FP20-5 Development of Multiple Pituitary Hormone Deficiencies (MPHD) in Pediatric Patients Originally Diagnosed with Isolated GH Deficiency (IGHD) due to Organic Causes

Program: Abstracts - Orals, Featured Poster Presentations, and Posters
Session: FP20-Growth: Clinical Trials & Observational Studies
Sunday, June 16, 2013: 10:45 AM-11:15 AM
Presentation Start Time: 11:05 AM
Room 122 (Moscone Center)

Poster Board SUN-628
Christopher J Child*1, Cheri L Deal2, Alan G Zimmermann3, Charmian A Quigley3, Ron G Rosenfeld4, Stenvert L Drop5, Gordon B Cutler Jr.6 and Werner F. Blum7
1Eli Lilly and Company, Windlesham, United Kingdom, 2Sainte-Justine Hospital, Montreal, QC, Canada, 3Eli Lilly and Company, Indianapolis, IN, 4Oregon Health & Science University, 5Sophia Childrens Hosp, Rotterdam, Netherlands, 6Eli Lilly and Company, Deltaville, VA, 7Eli Lilly and Company, Bad Homburg, Germany
Patients (pts) originally diagnosed with IGHD due to an organic cause (e.g. congenital pituitary anomaly, or intracranial tumor and/or its treatment) may develop additional pituitary hormone deficiencies (PHDs) later in life. This analysis aimed to identify factors that predict development of MPHD and to characterize their time course.

Newly diagnosed PHDs were identified during follow-up of 716 pediatric pts with organic IGHD in the GeNeSIS prospective, multinational observational study (510 with congenital, 204 with acquired and 2 with unknown GHD cause). PHDs were ascertained by check box on case report forms, reports of adverse events, or initiation of replacement therapy.

During mean±SD follow-up of 3.3±2.9 years (yr), ≥1 additional PHD was reported for 71 of the 716 pts (10%). Limiting the time window of observation to pts with at least 3.5 yr follow-up or development of MPHD within 4.5yr (“4 yr cohort”), resulted in 290 pts (mean±SD follow-up of 5.8±2.3 yr), of whom 60 (21%) were reported to develop ≥1 additional PHD. Of 80 pts with acquired GHD in the 4 yr cohort, 27 (34%) developed MPHD (21/50 [42%] of those with GHD due to intracranial tumor), compared with 33/210 (16%) with GHD due to congenital causes (22/121 [18%] of those with abnormal pituitary development). Comparison of pts in the 4 yr cohort who developed MPHD vs. those who did not, showed the following significant differences (p by ANOVA): age at diagnosis of GHD: 8.2±4.4 vs. 6.8±3.7 yr, p=0.017; age at start of GH: 9.0±4.3 vs. 7.4±3.6 yr, p=0.005; baseline IGF-I SDS: -4.4±2.1 vs. -2.9±2.1), p=0.007; additionally median (Q1;Q3) maximum stimulated GH peak was 1.6 (0.6;3.3) vs. 4.9 (2.7;7.9) μg/L, p<0.001 (with GH peak ≤5 µg/L: 87% vs. 54%, p<0.001). Interestingly, 4 pts who developed MPHD had peak GH >10 µg/L. Deficiency of TSH was the most frequent (73%), followed by LH/FSH (23%), ACTH (15%), and ADH (10%); 80% of MPHD pts had 1 additional PHD diagnosed during 4.5yr follow-up, 18% had 2 and 2% had 3. In the entire population the time (yr) from diagnosis of GHD to the first additional PHD [median (Q1;Q3)] was 1.0 (0.9;2.3) for ADH, 1.9 (1.7;2.8) for ACTH, 2.4 (1.0;3.6) for TSH, and 6.0 (2.5;7.3) for LH/FSH. Multivariable logistic regression modeling identified the following significant (p<0.05) predictors for development of MPHD: female gender, older baseline age, longer follow-up time, and lower stimulated GH peak.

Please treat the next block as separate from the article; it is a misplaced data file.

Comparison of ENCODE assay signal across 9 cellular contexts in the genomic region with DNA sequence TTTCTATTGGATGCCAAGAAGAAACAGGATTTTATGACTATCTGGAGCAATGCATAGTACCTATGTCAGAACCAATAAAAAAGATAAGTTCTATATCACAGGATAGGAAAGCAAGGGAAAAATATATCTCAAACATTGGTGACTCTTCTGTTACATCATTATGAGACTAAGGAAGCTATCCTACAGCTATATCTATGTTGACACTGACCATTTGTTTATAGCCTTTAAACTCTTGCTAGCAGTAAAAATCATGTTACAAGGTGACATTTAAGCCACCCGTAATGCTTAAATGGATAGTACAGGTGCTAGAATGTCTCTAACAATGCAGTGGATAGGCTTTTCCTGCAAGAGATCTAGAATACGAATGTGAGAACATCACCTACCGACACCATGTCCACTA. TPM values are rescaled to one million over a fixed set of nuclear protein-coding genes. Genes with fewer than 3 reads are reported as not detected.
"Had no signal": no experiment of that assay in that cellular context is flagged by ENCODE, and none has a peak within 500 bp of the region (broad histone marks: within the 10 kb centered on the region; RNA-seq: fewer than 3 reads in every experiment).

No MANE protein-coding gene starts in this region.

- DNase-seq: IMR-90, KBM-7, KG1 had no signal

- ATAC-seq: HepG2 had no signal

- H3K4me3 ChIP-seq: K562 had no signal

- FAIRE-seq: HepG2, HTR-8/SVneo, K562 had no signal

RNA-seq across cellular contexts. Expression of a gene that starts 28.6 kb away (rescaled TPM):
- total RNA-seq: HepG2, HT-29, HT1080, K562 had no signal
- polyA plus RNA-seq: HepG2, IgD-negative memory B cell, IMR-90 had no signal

Pts with organic IGHD, especially those with more severe GHD, and those with acquired causes, are at high risk of developing MPHD.  However, even after 4 yr of observation the majority (79%) of pts had not (yet) manifested additional PHDs, and as signs and symptoms of additional PHDs may be delayed, long-term monitoring of pituitary function is recommended.

Disclosure: CJC: Employee, Eli Lilly & Company, Employee, Eli Lilly & Company. CLD: Medical Advisory Board Member, Eli Lilly & Company. AGZ: Employee, Eli Lilly & Company, Employee, Eli Lilly & Company. CAQ: Employee, Eli Lilly & Company, Employee, Eli Lilly & Company. RGR: Medical Advisory Board Member, Eli Lilly & Company. SLD: Medical Advisory Board Member, Eli Lilly & Company. GBC Jr.: , Eli Lilly & Company, , Eli Lilly & Company. WFB: Employee, Eli Lilly & Company, Employee, Eli Lilly & Company.

*Please take note of The Endocrine Society's News Embargo Policy at http://www.endo-society.org/endo2013/media.cfm

Sources of Research Support: Sponsored by Eli Lilly and Company